JOPLIN, Mo. | The baby, 16-month-old Skyuler Logsdon, was sucked away by the storm.
One second he was safe at home with his mom and dad and grandparents. Then, in the swirl of an EF5 tornado, the house at 26th Street and Maiden Lane was reduced to sticks.
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Mom flew. Dad flew. Grandparents were tossed 100 feet away, dropping onto wet grass. Faces were gashed, limbs broken.
If he is going to be found, today’s the day, his family hopes.
It’s 7:15 a.m. Tuesday. More than 70 firefighters from a dozen counties gather at the city’s Public Safety and Justice Center, the command post for a citywide search, rescue and, when necessary, recovery effort that for two days has occupied more than 600 men and women, many now exhausted to near delirium.
Their charge: Search the rubble. Find the living. Find the dead.
Many of the searchers have been up for more than 30 hours straight. Their faces are red, their eyes bleary. Heavy rain, almost incessant since the tornado, has inundated the city, flooding its streets and darkening the daytime sky. Monday night, the search was called off after lightning struck two police officers, critically injuring one from Riverside.
But Tuesday morning, there is a lucky break: The rain stops. It’s expected to return with a vengeance Tuesday night.
Time is running out for the living, the rescuers know. Families of the dead want to know where their loved ones lie. A special telephone line has logged more than 2,000 calls from people searching for the missing. No one knows exactly what the number of missing is, as numerous people may have fled after the storm to stay with friends and relatives.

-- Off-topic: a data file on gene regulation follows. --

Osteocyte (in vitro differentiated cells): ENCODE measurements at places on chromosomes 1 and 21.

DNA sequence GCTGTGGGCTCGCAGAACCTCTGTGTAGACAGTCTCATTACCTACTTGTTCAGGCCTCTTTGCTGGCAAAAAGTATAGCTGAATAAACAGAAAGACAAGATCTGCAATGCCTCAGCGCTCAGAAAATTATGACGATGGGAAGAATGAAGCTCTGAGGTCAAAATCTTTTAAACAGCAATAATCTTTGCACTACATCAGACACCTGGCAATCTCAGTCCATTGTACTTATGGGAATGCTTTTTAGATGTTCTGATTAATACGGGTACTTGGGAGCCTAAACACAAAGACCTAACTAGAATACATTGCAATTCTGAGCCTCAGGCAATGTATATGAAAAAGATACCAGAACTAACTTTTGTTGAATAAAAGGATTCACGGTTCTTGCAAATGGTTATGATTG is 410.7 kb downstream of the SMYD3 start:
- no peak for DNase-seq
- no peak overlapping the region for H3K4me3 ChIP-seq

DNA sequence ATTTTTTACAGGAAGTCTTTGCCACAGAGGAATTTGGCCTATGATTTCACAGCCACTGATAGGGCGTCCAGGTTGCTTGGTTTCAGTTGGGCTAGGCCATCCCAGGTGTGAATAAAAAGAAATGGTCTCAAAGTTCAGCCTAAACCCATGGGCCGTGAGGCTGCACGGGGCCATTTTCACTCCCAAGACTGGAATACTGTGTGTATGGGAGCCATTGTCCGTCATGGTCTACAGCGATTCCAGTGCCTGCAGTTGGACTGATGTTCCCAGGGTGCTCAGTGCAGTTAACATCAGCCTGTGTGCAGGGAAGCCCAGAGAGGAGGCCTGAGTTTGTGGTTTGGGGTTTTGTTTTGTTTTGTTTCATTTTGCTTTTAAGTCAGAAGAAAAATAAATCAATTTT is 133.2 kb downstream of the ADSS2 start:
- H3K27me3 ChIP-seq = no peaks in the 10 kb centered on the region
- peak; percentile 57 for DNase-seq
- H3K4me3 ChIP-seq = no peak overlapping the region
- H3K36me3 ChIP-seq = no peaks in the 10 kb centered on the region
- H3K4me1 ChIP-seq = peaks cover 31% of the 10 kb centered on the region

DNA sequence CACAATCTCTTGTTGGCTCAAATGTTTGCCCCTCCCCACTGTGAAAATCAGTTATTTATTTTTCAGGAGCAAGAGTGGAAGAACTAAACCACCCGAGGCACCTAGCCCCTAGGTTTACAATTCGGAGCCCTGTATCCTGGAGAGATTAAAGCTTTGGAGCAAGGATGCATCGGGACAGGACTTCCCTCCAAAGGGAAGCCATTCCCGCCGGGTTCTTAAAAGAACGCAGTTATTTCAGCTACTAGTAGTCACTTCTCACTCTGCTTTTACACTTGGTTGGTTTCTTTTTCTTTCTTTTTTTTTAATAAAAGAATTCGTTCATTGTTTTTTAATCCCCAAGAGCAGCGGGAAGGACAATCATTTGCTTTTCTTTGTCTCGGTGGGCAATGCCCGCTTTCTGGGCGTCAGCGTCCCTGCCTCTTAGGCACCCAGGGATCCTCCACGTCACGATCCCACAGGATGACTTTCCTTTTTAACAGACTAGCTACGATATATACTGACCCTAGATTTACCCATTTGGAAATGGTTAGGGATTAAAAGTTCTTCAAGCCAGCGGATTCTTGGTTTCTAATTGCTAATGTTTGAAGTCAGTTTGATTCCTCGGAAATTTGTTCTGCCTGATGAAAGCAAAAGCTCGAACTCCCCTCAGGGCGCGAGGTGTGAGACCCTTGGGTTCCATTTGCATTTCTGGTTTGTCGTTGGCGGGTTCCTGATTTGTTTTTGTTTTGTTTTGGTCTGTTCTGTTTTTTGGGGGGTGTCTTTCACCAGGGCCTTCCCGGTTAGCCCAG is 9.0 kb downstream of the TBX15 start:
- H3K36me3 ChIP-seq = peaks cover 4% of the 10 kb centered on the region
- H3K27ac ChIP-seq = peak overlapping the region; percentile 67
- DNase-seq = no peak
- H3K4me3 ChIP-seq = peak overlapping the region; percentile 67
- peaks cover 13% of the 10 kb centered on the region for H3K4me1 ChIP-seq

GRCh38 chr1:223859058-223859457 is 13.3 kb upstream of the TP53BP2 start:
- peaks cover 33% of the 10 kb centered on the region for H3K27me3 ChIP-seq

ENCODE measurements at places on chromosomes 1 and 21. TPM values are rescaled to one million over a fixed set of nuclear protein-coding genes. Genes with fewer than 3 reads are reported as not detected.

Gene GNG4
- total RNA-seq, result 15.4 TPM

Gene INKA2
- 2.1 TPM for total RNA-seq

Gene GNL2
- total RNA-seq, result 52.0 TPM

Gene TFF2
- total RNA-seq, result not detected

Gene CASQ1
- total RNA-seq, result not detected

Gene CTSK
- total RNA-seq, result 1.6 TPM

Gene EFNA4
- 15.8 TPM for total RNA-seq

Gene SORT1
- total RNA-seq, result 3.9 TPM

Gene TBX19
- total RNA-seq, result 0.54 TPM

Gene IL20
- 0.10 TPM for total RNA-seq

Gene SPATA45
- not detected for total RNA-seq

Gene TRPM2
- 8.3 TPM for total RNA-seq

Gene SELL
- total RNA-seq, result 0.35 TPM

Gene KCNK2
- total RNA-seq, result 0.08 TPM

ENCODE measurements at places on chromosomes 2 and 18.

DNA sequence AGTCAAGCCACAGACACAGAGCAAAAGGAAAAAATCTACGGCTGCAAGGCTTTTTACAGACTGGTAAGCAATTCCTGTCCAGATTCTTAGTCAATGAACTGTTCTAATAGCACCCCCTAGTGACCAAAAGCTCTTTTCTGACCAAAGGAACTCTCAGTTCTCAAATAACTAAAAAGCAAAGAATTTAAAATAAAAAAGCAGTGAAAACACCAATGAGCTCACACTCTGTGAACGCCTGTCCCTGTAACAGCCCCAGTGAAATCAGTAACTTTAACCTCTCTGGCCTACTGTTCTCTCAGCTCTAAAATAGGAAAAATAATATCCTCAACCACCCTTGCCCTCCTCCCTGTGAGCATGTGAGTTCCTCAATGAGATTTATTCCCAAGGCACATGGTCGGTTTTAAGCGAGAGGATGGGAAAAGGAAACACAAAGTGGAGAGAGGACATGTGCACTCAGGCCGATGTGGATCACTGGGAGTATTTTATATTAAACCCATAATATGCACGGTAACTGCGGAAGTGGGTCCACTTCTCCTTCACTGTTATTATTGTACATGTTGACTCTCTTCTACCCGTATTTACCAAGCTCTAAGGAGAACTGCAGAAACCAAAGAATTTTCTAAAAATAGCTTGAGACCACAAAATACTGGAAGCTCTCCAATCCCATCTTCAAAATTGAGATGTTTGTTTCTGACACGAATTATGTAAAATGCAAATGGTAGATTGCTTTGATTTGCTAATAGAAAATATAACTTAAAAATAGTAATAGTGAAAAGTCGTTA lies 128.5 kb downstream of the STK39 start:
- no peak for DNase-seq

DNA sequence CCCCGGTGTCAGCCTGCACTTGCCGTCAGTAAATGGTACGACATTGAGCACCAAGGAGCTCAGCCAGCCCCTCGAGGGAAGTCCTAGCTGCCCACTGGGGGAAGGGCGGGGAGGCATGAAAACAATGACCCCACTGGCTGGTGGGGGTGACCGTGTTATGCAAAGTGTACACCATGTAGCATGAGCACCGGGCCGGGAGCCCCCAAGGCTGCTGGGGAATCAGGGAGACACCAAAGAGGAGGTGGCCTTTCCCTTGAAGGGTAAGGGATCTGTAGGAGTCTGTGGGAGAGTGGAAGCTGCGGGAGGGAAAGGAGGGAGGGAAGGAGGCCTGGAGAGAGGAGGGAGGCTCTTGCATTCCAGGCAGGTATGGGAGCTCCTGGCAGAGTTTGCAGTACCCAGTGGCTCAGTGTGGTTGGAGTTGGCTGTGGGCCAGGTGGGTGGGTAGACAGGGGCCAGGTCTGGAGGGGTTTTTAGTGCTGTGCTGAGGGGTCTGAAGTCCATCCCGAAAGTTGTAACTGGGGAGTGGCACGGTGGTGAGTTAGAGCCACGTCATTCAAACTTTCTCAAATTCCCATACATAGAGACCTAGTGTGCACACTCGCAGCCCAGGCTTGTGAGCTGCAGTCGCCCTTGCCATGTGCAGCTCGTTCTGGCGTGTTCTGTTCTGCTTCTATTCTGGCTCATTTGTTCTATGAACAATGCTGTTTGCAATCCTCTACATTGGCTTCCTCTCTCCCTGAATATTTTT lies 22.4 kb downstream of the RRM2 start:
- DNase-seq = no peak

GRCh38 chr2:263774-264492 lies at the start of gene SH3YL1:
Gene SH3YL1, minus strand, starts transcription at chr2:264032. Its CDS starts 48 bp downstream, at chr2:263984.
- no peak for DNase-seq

With communication spotty — the tornado took out cell towers — the question of what happened to whom has deepened people’s worry.
“We need to move fast,” Joplin Fire Department Battalion Chief Charles Copple tells the men and women. “They’re calling for more storms today. Hail, 60 mile per hour winds and lightning again.
“We are going to work our asses off to get this done. But we want to be thorough.”
The plan is to search the tornado’s entire path again — six miles, sector by sector from west to east, before the rain returns. Clearing millions of tons of debris from this city will take months. Bodies could be emerging for a long time.
But if anyone is still alive, pinned beneath the rubble, trapped in an air pocket, caught in a basement — if anyone, alive or dead, is there — the searchers want to find them now.
“Get me an ax,” a rescuer shouts.
He wields it against a hunk of carpet. He and a half-dozen other rescuers wrench back a metal water pipe and, quickly, one piece at a time, toss aside a mound of wood and wires and crunched metal that was once an orthodontist’s office some 200 feet from Skyuler’s home.
This is the search for the boy.
It’s not hopeful.
On the edge of the mound, Joyce McNeill waits with Fire, her cadaver dog, a 2-year-old Blue Merle border collie trained to sniff out bodies. Good ones can detect and pinpoint human remains 25 feet under water, McNeill says.
At least 22 cadaver dogs are roaming the Joplin wreckage. When a dog detects a body, it lies down on that spot.
Fire lies down on this mound.
“When that dog hit, you almost shed a tear,” says rescuer James Beets, 22, who came from Miami, Okla., and has been working without sleep for 29 hours.